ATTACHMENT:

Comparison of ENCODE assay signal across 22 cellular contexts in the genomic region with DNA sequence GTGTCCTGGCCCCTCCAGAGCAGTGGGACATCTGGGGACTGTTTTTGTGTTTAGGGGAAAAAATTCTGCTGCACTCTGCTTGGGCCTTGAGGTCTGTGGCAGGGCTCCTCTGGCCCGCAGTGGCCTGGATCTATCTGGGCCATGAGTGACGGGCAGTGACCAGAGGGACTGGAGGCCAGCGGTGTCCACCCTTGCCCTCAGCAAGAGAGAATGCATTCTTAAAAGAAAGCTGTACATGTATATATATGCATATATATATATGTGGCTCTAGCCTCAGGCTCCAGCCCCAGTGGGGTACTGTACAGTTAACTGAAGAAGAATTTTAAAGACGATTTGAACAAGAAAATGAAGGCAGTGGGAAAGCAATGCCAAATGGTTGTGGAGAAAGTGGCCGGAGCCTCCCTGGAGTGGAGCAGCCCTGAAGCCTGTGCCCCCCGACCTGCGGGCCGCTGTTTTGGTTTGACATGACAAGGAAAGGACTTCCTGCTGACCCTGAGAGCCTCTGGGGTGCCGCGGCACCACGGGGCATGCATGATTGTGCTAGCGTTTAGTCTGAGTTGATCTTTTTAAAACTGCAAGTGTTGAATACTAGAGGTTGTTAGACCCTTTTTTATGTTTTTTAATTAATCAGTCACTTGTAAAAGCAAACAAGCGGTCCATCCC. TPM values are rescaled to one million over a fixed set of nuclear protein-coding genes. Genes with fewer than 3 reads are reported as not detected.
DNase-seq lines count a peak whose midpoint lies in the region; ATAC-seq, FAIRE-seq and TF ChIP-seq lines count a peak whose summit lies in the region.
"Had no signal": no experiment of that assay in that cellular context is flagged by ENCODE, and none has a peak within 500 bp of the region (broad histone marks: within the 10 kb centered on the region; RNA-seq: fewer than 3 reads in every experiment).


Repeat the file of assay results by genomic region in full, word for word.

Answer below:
Comparison of ENCODE assay signal across 22 cellular contexts in the genomic region with DNA sequence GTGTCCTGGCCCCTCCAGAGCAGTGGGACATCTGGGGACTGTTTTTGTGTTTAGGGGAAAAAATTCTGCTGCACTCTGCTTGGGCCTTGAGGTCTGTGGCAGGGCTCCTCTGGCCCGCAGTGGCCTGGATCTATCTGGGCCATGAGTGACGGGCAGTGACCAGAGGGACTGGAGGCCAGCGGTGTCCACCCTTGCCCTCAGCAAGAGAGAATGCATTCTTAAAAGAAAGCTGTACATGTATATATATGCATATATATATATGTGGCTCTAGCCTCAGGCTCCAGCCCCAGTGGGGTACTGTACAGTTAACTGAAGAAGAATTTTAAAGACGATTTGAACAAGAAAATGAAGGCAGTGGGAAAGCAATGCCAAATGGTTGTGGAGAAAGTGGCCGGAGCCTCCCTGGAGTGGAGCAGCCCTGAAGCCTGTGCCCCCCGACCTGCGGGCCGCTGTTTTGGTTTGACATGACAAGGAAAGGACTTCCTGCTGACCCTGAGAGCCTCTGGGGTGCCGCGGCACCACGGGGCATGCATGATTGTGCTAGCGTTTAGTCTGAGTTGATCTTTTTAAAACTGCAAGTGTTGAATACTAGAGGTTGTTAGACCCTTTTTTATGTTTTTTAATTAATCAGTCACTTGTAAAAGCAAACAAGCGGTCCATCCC. TPM values are rescaled to one million over a fixed set of nuclear protein-coding genes. Genes with fewer than 3 reads are reported as not detected.
DNase-seq lines count a peak whose midpoint lies in the region; ATAC-seq, FAIRE-seq and TF ChIP-seq lines count a peak whose summit lies in the region.
"Had no signal": no experiment of that assay in that cellular context is flagged by ENCODE, and none has a peak within 500 bp of the region (broad histone marks: within the 10 kb centered on the region; RNA-seq: fewer than 3 reads in every experiment).